Using a Cloud KMS asymmetric signing key to create an X.509 certificate

After you create an asymmetric signing key in Cloud KMS, you can download the key pair’s public key. The key is provided in PEM format – that’s pretty standard and all you need in many use cases. But especially when dealing with third party services, you sometimes need an X.509 certificate instead of a plain public key.

Before concluding that Cloud KMS simply isn’t a fit for use cases that demand a X.509 certificate, let’s remind ourselves what a X.509 certificate really is:

A certificate consists of a public key and a set of metadata, all signed by a private key. If the private key that is used for signing and the public key embedded in the certificate are part of the same keypair, then it is a self-signed certificate. If the private key is from another party, then that other party effectively acts as a certificate authority.

To get a X.509 certificate for a KMS asymmetric signing key, we essentially have to:

  1. Use the KMS getPublicKey API to retrieve the public key
  2. Create a certificate signing request that uses the public key
  3. Use the KMS asymmetricSign API to sign the certificate signing request.

Support for X.509 certificates and certificate signing requests (CSR) used to be rather poor prior to .NET 4.6. Fortunately, the situation has improved since then – there are still many certificate-related use cases that might require you to use CertEnroll or Bouncy Castle, but the current .NET Framework and .NET Core versions provide us all the APIs we need to implement the three steps above.

Let’s see how.

Implementing a X509SignatureGenerator

To create and sign a CSR using the .NET framework libraries, we have to use the CertificateRequest.Create method. There are multiple overloads of this method – to sign a CSR using a local private key, we’d typically use the overload that lets us pass a X509Certificate2 instance. But because our private key is managed by KMS, we can’t use that – instead, we use the overload that lets us pass a X509SignatureGenerator instance. And rather than using the standard X509SignatureGenerator implementation (which again only works with local private keys), we use a derived class that offloads the cryptographic operations to Cloud KMS:

class KmsSignatureGenerator : X509SignatureGenerator
{
  private readonly CloudKMSService kmsService;
  private readonly string qualifiedKeyName;

  public KmsSignatureGenerator(
    CloudKMSService kmsService,
    string qualifiedKeyName)
  {
    this.kmsService = kmsService;
    this.qualifiedKeyName = qualifiedKeyName;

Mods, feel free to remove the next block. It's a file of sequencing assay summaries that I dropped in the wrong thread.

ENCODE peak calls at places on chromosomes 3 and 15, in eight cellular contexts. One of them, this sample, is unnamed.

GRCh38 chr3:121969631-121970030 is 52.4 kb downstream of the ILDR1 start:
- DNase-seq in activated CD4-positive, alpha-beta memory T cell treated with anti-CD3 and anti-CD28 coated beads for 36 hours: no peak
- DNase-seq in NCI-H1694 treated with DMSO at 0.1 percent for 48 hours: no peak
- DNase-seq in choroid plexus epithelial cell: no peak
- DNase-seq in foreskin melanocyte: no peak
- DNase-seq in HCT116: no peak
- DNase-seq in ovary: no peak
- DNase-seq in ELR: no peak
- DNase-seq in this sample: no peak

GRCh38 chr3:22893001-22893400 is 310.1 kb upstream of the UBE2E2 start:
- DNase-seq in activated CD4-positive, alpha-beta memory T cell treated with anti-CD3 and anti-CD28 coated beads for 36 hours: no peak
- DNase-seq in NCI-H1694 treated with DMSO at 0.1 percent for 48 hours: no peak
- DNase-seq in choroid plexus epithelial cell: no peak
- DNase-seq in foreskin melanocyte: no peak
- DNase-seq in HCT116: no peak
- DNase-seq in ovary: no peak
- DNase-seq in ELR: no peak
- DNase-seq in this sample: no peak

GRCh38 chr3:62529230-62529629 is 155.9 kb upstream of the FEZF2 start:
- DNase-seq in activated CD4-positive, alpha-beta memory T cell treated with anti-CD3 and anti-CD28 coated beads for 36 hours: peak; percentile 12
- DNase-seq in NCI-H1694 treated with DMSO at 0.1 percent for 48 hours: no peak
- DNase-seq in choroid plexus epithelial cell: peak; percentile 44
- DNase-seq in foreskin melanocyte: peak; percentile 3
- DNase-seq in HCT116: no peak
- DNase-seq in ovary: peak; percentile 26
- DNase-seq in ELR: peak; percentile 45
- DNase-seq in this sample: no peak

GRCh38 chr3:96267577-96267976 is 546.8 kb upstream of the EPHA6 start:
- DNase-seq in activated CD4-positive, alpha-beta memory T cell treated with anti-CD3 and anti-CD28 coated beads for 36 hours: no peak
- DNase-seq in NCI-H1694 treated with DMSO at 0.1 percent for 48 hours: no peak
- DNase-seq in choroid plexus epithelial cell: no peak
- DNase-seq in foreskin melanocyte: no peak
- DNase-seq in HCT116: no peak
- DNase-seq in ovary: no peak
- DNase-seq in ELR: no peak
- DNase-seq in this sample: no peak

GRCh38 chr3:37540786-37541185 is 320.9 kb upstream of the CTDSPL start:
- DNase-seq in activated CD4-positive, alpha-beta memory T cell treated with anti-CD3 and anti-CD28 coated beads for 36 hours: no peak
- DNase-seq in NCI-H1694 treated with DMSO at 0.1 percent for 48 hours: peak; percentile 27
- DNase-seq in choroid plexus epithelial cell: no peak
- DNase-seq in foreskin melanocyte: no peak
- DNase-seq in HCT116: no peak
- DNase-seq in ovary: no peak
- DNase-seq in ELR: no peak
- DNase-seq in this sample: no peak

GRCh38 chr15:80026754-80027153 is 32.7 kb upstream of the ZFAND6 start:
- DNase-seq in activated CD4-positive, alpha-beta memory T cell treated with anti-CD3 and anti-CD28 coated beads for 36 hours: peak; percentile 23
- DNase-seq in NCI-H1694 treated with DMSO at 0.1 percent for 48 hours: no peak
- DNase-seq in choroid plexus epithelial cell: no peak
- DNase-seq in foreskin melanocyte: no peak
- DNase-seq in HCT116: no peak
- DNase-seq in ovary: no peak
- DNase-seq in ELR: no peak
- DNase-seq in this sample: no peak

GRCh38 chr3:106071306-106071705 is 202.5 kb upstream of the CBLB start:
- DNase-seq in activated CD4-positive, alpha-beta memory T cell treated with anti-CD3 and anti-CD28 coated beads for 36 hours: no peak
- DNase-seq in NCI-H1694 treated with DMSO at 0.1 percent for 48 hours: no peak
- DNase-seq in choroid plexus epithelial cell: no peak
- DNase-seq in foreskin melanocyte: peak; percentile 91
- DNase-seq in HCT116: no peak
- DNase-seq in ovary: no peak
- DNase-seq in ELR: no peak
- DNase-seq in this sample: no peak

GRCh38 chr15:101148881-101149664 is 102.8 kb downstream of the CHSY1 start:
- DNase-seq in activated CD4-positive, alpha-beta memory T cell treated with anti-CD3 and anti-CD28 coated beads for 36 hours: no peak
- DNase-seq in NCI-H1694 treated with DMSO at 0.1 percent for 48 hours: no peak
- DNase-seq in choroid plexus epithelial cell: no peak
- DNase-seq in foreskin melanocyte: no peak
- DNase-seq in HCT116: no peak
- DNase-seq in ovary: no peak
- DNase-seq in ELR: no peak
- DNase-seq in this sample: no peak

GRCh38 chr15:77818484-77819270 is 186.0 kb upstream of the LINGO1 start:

}

  protected override PublicKey BuildPublicKey()
  {
    //
    // Get the public key portion of the KMS key.
    //
    var result = this.kmsService.Projects.Locations.KeyRings.CryptoKeys.CryptoKeyVersions
      .GetPublicKey(this.qualifiedKeyName)
      .Execute();

    //
    // Load the PEM. In .NET 5, we can use RSA.ImportFromPem() for that, in
    // previous versions, we need to strip the header/footer and use 
    // ImportSubjectPublicKeyInfo instead.
    //
    var pemWithoutHeader = string.Concat(result.Pem
      .Split('\n')
      .Where(line => !line.StartsWith("-----")));

    var key = RSA.Create();
    key.ImportSubjectPublicKeyInfo(Convert.FromBase64String(pemWithoutHeader), out _);

    //
    // Use the default RSA signature provider to construct the public key.
    //
    return X509SignatureGenerator.CreateForRSA(key, RSASignaturePadding.Pkcs1).PublicKey;
  }

  public override byte[] GetSignatureAlgorithmIdentifier(HashAlgorithmName hashAlgorithmName)
  {
    if (hashAlgorithmName == HashAlgorithmName.SHA256)
    {
      // DER-encoded OID 1.2.840.113549.1.1.11
      return new byte[] { 48, 13, 6, 9, 42, 134, 72, 134, 247, 13, 1, 1, 11, 5, 0 };
    }
    else
    {
      throw new ArgumentException("Unsupported hash algorithm");
    }
  }

  public override byte[] SignData(byte[] data, HashAlgorithmName hashAlgorithmName)
  {
    if (hashAlgorithmName == HashAlgorithmName.SHA256)
    {
      using (var hashAlgorithm = SHA256.Create())
      {
        //
        // Create a SHA356 hash.
        //
        var hash = hashAlgorithm.ComputeHash(data);

        //
        // Request KMS to sign the hash.
        //
        var result = this.kmsService.Projects.Locations.KeyRings.CryptoKeys.CryptoKeyVersions
          .AsymmetricSign(
            new Google.Apis.CloudKMS.v1.Data.AsymmetricSignRequest()
            {
              Digest = new Google.Apis.CloudKMS.v1.Data.Digest()
              {
                Sha256 = Convert.ToBase64String(hash)
              }
            },
            this.qualifiedKeyName)
          .Execute();

        return Convert.FromBase64String(result.Signature);
      }
    }
    else